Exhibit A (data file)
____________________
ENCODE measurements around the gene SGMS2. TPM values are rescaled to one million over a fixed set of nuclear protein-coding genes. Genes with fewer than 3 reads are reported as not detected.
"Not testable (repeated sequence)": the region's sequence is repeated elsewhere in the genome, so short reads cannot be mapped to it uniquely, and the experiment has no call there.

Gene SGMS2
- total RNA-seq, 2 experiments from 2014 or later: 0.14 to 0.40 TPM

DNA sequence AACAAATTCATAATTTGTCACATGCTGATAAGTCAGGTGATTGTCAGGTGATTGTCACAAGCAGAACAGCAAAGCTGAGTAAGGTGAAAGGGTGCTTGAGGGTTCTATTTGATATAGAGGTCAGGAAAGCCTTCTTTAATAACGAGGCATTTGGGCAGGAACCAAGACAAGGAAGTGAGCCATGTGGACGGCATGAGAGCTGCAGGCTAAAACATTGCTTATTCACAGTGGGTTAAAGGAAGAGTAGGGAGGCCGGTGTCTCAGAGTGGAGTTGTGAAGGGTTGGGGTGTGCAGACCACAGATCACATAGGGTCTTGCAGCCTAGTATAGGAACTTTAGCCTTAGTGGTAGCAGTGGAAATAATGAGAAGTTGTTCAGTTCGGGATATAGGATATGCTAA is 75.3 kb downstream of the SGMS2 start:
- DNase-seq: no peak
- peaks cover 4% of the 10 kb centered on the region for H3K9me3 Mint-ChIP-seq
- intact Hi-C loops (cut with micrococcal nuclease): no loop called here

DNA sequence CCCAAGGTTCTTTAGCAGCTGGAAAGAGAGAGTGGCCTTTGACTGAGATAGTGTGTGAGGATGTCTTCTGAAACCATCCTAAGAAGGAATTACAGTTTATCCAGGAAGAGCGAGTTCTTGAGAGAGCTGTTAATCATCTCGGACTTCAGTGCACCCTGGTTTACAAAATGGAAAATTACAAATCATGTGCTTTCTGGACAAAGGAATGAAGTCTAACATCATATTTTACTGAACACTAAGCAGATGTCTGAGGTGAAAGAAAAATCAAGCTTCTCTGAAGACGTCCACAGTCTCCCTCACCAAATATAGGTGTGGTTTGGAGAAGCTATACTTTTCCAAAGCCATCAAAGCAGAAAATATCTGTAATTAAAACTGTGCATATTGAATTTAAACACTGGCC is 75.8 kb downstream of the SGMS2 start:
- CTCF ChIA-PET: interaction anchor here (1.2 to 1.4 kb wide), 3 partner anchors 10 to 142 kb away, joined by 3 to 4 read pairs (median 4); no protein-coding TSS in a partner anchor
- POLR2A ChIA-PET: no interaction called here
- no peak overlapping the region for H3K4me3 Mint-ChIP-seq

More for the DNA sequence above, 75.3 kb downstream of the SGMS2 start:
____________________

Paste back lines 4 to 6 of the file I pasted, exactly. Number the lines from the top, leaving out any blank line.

- total RNA-seq, 2 experiments from 2014 or later: 0.14 to 0.40 TPM

DNA sequence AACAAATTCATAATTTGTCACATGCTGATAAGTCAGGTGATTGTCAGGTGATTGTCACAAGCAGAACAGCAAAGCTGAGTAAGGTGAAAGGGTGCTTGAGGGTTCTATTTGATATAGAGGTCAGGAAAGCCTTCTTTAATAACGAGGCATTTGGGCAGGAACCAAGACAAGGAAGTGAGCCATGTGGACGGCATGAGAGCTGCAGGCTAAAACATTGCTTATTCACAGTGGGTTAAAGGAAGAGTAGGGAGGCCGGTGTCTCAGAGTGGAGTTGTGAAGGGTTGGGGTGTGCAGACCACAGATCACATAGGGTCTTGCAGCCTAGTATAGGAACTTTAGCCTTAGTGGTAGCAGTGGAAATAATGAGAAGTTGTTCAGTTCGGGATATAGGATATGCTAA is 75.3 kb downstream of the SGMS2 start:
- DNase-seq: no peak